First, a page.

Book Launch – “Big food ‘feeding the hungry poor?'”
By Maddison Dennis
On October 2, 2018, I attended a triple book launch entitled “Big food ‘feeding the hungry poor?’ Economic, Democracy, Food Justice and Human Rights.” It was moderated by Laura Violante, a PhD student of Public Policy and Global Affairs, and hosted by the University of British Columbia, the Food Systems Network, and the Centre for Sustainable Food Systems. At this event, we heard from three speakers, each of whom have recently released books exploring topics such as civil society, public policy, and the right to food: Andy Fisher with Big Hunger: the Unholy Alliance Between Corporate America and Anti-Hunger Groups; Annette Aurélie Desmarais with Public Policies for Food Sovereignty: Social Movements and the State; and Graham Riches with Food Bank Nations: Poverty, Corporate Charity, and the Right to Food. The book launch gave us the opportunity to hear from 3 different experts in the field of food justice and sovereignty. Following the presentations, there was a forum where the experts and 60 attendees could ask questions and discuss from our different backgrounds and perspectives. The books were also available for sale at the event, so we could continue our education, and discover how to get involved in the improvement and bolstering of our global food system.
This book launch focused primarily on the role of industry and politics in our food system, and the promotion of food justice and security through organizations such as food stamps, food banks, and charity. While the industry has funded much of our food aid, it also institutionalizes a system that is not supporting our culture, nutrition, or independence from food assistance. Policy can help to regulate these industries to reduce waste, improve distribution, and promote other anti-hunger practices. Community engagement can serve to guide our policy and industry to promote culture and food sovereignty. The topics were extremely fascinating and engaging, outlining how we can help those in poverty in an effective way that can institutionalize food sovereignty and security in the future. Additionally, they detailed the importance of our political involvement to create positive change and illustrated how getting involved can help us restructure our country and world, to be anti-hunger and culturally inclusive. The following discussion allowed us to hear from other experts in the field and those new to the subject. This communication enhanced our personal education and exploration of our food systems, by engaging with differing perspectives and backgrounds.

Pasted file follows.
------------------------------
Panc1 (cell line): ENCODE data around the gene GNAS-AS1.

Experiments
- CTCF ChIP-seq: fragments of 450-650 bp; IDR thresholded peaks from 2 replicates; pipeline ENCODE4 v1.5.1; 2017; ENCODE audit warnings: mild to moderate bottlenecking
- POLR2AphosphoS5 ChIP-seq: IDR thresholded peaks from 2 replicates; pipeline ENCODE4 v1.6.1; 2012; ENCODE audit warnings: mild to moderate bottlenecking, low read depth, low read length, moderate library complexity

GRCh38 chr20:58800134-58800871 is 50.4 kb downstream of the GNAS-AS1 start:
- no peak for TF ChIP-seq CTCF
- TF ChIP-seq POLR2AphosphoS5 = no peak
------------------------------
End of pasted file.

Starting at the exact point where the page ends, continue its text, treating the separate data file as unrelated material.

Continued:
This education and communication promoted by events such as this are vital throughout local and global communities. Through continued and similar initiatives, we can hopefully create a lasting, more holistic, effective and inclusive food system.